Over the last few years, American studio comedies have taken a break from quality. We’re given the odd 90 minutes of passable entertainment, stiffly pulling a few chuckles from the audience, but nothing especially memorable (with the exception of The Disaster Artist). Enter Game Night, a comedy with twists, turns, and extremely funny jokes – proof that Hollywood still has a good sense of humour.
The movie follows Max (Jason Bateman) and Annie (Rachel McAdams), a couple obsessed with party games. They host game night every week with the same group of friends. When Max’s wealthier, older brother Brooks (Kyle Chandler) rocks up in a Stingray Corvette to join in the fun, he wants to host his own night with a murder mystery theme. However, unbeknownst to everyone else, real criminals kidnap Brooks, and no game is being played at all (or is it?).
This is a film that could’ve quickly turned boring, repeating the same joke the premise is based on. But Mark Perez has written a screenplay that constantly surprises, mixing comedy with crime and horror (the feature is delightfully littered with pop-culture references, both visual and verbal), and maintains an exhilarating energy throughout, like an explosive game of Monopoly. And as well as the fun and ridiculous plot, there is an abundance of funny characters, each holding their own unique and hilarious idiosyncrasies. They’re a lot to handle, but we love them all.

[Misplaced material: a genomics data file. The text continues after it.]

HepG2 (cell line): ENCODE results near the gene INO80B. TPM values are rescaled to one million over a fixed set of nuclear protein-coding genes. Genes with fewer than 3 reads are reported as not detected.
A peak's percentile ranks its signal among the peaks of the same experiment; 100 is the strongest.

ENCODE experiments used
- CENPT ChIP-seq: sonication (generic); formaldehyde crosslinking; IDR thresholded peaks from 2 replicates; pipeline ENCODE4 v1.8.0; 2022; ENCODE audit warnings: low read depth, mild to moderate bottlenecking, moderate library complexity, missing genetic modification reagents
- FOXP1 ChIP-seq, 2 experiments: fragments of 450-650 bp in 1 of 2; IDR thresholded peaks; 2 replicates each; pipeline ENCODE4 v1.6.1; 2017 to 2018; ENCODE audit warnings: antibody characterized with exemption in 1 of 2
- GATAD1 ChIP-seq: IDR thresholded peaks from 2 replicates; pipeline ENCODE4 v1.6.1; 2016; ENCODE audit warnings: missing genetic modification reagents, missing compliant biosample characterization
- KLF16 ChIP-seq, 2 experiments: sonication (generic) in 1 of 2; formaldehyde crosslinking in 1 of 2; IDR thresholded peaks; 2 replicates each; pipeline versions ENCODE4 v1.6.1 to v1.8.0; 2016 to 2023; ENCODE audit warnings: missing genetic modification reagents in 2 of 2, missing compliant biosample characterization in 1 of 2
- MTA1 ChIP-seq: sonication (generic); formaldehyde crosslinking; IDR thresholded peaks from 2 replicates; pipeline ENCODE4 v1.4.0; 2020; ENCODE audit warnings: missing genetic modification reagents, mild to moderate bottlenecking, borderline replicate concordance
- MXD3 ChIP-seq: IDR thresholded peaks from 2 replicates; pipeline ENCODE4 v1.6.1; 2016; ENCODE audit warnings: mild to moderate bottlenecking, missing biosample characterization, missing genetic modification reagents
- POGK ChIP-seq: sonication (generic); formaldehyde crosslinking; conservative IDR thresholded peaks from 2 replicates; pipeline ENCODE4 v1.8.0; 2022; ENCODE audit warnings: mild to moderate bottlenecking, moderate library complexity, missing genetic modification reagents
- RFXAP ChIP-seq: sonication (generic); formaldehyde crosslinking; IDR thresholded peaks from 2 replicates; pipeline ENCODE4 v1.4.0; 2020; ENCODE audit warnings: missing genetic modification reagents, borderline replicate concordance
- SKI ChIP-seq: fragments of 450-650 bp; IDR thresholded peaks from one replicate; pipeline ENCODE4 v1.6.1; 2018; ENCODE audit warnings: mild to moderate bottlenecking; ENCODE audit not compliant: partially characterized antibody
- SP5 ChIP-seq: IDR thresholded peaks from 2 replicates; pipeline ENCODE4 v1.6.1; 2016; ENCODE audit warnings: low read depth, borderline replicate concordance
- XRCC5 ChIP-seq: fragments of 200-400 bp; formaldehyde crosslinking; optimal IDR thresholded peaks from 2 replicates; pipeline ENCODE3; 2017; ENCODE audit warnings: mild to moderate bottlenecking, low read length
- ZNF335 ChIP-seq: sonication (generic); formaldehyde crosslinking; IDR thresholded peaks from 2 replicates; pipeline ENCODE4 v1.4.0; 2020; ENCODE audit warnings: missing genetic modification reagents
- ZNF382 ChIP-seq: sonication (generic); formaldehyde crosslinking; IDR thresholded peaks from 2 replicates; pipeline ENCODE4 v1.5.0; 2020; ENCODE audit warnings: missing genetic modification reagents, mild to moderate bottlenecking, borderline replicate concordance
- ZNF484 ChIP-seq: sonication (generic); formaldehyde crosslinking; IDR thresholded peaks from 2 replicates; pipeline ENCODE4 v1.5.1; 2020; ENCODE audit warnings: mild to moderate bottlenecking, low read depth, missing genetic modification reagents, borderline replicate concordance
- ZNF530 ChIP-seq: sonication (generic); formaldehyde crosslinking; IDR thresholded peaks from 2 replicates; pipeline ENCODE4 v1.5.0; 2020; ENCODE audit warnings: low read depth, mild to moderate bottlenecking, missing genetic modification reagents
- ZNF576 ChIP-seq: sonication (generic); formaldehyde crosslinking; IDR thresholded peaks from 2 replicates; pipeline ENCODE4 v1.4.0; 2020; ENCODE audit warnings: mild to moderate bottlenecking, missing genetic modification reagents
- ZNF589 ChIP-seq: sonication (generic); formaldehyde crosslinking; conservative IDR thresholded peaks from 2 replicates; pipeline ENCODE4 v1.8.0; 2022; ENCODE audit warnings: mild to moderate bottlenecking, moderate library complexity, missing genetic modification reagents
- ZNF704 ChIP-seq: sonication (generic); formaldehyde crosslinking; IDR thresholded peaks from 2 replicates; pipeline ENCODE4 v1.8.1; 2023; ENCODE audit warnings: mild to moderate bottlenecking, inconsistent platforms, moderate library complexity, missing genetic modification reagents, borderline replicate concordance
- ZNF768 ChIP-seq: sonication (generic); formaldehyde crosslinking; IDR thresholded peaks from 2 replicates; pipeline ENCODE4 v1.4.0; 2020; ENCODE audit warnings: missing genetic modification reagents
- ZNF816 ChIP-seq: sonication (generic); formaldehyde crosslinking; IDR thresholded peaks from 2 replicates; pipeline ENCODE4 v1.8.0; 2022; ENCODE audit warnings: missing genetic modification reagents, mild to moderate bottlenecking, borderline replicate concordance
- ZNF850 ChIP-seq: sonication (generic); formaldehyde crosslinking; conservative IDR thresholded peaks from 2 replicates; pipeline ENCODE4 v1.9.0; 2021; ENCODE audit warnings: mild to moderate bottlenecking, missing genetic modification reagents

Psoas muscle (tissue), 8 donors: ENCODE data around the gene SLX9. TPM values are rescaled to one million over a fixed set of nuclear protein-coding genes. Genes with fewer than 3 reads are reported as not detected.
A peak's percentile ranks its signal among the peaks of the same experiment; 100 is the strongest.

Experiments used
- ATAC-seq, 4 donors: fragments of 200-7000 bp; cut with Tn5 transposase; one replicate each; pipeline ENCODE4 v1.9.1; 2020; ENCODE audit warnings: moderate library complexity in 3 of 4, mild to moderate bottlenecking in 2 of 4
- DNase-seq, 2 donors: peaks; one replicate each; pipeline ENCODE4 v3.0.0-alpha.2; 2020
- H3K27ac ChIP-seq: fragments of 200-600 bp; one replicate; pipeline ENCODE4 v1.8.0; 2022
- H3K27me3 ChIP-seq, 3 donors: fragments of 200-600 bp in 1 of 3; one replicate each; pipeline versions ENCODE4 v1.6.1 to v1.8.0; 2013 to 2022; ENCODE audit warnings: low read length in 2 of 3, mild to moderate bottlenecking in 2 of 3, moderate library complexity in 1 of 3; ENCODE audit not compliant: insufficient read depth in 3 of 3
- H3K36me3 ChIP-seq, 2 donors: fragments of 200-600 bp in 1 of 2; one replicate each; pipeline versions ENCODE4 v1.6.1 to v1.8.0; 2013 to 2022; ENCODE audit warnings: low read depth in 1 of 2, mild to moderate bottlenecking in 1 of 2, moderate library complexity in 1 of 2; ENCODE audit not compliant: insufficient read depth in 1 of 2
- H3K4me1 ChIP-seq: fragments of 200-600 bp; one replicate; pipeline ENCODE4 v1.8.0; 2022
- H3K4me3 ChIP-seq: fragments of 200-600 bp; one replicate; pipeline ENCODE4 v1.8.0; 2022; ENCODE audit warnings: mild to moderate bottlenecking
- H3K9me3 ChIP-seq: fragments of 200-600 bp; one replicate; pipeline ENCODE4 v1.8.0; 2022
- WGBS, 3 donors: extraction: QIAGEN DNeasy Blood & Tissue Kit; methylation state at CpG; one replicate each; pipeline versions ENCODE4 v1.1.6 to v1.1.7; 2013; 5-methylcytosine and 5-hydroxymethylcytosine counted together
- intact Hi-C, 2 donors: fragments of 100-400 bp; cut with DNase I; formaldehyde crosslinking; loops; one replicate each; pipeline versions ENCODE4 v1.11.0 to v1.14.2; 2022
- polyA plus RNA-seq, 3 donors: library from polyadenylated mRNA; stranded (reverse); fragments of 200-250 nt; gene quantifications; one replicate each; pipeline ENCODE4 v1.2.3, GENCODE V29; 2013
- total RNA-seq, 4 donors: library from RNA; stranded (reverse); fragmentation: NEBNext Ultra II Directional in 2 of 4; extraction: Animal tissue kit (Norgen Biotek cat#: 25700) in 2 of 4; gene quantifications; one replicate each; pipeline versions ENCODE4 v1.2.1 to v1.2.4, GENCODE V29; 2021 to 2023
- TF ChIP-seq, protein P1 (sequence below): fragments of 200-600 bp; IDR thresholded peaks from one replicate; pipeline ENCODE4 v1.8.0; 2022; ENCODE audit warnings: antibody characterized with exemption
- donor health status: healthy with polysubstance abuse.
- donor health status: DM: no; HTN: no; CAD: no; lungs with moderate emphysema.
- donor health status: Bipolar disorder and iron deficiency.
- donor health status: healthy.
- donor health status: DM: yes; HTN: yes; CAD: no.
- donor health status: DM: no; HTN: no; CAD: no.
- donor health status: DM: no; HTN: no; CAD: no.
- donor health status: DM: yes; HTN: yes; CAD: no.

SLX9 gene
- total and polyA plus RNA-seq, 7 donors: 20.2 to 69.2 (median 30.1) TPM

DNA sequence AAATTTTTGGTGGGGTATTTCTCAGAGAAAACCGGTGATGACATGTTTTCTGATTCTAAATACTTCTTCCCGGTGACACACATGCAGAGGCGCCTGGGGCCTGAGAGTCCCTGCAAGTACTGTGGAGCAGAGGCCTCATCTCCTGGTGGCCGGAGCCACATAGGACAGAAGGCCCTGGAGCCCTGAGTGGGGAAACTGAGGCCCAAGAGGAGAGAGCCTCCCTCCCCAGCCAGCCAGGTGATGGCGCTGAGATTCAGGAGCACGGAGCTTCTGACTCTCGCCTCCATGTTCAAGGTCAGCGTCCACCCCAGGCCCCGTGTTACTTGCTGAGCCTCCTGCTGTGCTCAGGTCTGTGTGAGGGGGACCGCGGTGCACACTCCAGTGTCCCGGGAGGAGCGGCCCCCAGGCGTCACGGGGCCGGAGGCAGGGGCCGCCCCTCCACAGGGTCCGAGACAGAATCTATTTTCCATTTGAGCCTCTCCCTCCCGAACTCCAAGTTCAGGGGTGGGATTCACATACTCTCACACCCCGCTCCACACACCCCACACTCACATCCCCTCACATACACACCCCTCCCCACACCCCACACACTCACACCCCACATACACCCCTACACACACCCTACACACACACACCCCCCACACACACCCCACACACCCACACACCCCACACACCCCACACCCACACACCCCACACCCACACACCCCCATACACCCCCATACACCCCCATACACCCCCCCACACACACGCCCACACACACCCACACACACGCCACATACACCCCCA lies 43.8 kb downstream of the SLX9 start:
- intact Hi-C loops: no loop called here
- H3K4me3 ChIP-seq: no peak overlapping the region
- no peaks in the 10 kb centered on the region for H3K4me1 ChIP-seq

The performances are full of comedic talent. Catastrophe’s Sharon Horgan and New Girl’s Lamorne Morris bring the humour from their respective TV shows, and Billy Magnussen reveals he can be funny, and not just intimidating (as seen in last year’s Ingrid Goes West). But the most surprising presence is Rachel McAdams, who has starred in comedies before, but never with the level of verve and hilarity showcased here. Considering her recent, hard-hitting roles – Spotlight, True Detective, and the upcoming lesbian drama Disobedience from Sebastián Lelio – it’s refreshing to see her have fun.
Game Night is a fast, violent, and rib-cracking comedy that delivers hundreds of excellent laughs with rarely a repeated joke. Directors John Francis Daley and Jonathan Goldstein dance through Perez’s script with an electric style worthy of Edgar Wright (all the more considering the film’s clashing of genres) with thrilling visuals and musical editing. It’s one of the few studio comedies that is consistently funny and – dare I say – innovative.
Game Night is released nationwide on 2nd March 2018.
Watch the trailer for Game Night here: